4 answers

How to Work from Home?

Hi! I'm trying to start me own business and I'm having a really tough time getting anything done. My 2 1/2 year old doesn't nap anymore and my 10 month old naps for about 30 min. everyday. Between them and the housework I don't have a lot of time left for me, let alone a business. I know there are women out there who do this everyday and manage to run a sucessful business too. My question is how? How do so many people to the seemingly impossible. I'm going to do it; I'm not giving up. But I would appreciate any advice or ideas on how to make my days have longer hours : )

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More Answers

K.;

I provide Massage/ Reflexology from home. I make sure that I keep up on the housework daily, so that I am not overwhelmed when I know I have someone that will be coming in. My studio is always 'ready to go' as I have it cleaned and prepped.

My days begin with making the beds, cleaning the bathroom and kitchen and while I am doing this, I still manage to pop up ads on my sites and then still have fun tickling and playing with my son (who will be four soon!).

The days I work: I make sure I get as much done on housework as I can, and take my son to my sitter's (either my MIL or SIL). I get back and do the finishing touches: vacuum, light the candles in the living area, bathroom and my studio and then I put on the music in the living area and studio. Doing this clears my mind and prepares me, too.

The nights I work: My husband and I clear away the mess from dinner, all the toys from my son playing and then he takes over most of the 'bedtime' routine. My sessions begin at 8pm and as I do not have a 'lobby', most of my clients do arrive exactly at 8pm as they know I have a child (and it's still very quiet compared to other places I have worked! LOL!). Before the client comes in; I give my son all the hugs and kisses he can handle, rub his feet (to make him tired) and then I am off to open the door and greet my person! :)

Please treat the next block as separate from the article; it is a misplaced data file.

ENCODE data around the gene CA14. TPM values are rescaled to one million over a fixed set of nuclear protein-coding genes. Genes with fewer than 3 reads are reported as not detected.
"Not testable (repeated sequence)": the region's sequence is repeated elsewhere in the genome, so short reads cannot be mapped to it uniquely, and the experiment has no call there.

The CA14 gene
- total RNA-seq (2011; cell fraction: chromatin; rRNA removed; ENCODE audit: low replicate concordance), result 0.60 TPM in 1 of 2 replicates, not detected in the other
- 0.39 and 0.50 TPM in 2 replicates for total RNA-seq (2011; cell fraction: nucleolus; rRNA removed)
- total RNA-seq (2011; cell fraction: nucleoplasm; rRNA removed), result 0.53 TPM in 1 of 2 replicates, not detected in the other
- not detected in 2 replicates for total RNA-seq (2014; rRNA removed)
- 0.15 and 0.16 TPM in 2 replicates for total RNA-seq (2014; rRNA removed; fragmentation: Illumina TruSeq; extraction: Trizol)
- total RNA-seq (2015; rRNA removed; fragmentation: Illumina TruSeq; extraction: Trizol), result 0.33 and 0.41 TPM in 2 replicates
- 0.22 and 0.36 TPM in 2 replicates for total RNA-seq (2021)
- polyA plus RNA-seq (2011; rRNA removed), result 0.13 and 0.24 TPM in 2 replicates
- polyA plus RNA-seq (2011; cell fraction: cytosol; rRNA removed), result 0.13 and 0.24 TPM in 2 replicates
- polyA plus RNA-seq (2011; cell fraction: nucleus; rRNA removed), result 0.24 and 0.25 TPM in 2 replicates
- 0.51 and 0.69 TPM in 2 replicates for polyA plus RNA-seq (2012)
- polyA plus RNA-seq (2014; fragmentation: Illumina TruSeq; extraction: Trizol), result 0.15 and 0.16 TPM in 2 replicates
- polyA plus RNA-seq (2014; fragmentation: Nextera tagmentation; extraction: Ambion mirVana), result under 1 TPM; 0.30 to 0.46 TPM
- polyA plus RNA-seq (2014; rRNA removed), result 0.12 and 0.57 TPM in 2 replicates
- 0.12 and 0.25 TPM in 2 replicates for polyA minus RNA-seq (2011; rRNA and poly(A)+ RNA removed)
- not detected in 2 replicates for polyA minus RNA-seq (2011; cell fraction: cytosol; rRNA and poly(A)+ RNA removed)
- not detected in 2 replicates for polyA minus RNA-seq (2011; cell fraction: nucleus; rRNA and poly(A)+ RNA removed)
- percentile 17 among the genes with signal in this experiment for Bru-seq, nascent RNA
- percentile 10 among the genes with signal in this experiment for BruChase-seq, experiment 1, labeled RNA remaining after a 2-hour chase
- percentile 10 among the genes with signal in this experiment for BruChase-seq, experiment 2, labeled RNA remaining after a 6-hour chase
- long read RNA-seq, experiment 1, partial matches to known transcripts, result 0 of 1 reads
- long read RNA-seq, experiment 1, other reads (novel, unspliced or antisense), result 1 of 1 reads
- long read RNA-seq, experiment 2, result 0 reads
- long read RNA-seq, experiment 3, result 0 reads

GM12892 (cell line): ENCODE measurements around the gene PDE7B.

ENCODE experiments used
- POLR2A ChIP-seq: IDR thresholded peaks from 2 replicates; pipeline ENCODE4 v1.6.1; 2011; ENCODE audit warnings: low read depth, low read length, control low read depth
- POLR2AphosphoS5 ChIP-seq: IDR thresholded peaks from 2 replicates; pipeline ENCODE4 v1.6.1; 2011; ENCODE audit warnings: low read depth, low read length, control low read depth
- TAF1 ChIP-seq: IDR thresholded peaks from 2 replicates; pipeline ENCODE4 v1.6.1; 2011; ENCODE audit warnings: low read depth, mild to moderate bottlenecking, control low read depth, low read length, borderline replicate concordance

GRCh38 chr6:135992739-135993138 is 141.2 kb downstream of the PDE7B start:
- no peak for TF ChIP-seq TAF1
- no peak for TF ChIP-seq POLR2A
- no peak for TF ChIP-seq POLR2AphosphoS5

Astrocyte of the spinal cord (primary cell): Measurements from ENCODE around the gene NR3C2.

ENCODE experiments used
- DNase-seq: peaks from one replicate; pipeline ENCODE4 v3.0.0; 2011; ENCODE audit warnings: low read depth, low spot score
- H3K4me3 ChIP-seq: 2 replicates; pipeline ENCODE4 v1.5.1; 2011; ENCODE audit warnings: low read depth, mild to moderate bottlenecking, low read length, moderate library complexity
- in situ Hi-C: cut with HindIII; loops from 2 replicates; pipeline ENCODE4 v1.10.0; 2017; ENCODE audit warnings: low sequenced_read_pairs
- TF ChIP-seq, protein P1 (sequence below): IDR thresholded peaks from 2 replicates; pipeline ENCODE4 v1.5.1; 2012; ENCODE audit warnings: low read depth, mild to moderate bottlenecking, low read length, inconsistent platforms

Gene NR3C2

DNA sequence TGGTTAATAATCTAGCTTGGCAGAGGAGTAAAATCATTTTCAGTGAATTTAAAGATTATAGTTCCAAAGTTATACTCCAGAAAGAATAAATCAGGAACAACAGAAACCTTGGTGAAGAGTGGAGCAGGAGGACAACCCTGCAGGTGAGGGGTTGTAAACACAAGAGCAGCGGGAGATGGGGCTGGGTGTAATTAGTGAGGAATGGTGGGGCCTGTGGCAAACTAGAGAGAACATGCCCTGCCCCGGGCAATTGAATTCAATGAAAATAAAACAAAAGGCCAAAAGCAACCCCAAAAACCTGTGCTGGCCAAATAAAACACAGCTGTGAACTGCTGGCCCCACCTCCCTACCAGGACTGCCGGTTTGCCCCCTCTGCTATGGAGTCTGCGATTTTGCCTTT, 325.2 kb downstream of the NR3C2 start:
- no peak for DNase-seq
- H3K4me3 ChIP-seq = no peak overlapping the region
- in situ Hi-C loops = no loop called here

I guess all in all, to run a business from home for me; it involves the help of all my family. That is what makes it helpful... Even my little one helps by picking up his toys, he greets clients on Saturday (if he's on his way out with Dad) and I let him pull my weekly contest winner. He loves it! He enjoys helping Mommy with her work! ;)

I have learned it does take dedication, time and much patience. It can be done and when you have the help of your family, and faith... much can be achieved!

Good Luck! (I hope my rambling helped! LOL!)

K.,
I have a 1 1 /2 year old who does nap about 2 hours a day. I do a lot in one day though... I'd suggest doing things when they go to bed or get up earlier than them.

Also, sit down on the weekend and plan out the week and what has to be done. Plan ahead weeks in advance for projects and then plan your day. I do any little things that I can with my son.. like I have him help me make dinner or give him a fun activity to do. I stay very focused so that I can spend any available time with him, but also get little things done with him.. like laundry and housework.

You could also hire a mother's helper to play with your kids while you are there for a couple hours a week so you can get the most important things done quicker.

Best wishes..

hi,
I have worked out of my home for the last 4 years. You either have to fit in your work when the kids are sleeping, or consider daycare or a sitter one or two days a week. (or more if you start making $) I had to schedule my conference calls around the sitter, and get up and do the rest at 5am. (exhausting for ME!)

I have a mother's helper that is a godsend - Im here in the house but she plays with the kids and keeps them busy while I do some work at an hourly rate less than a reg sitter.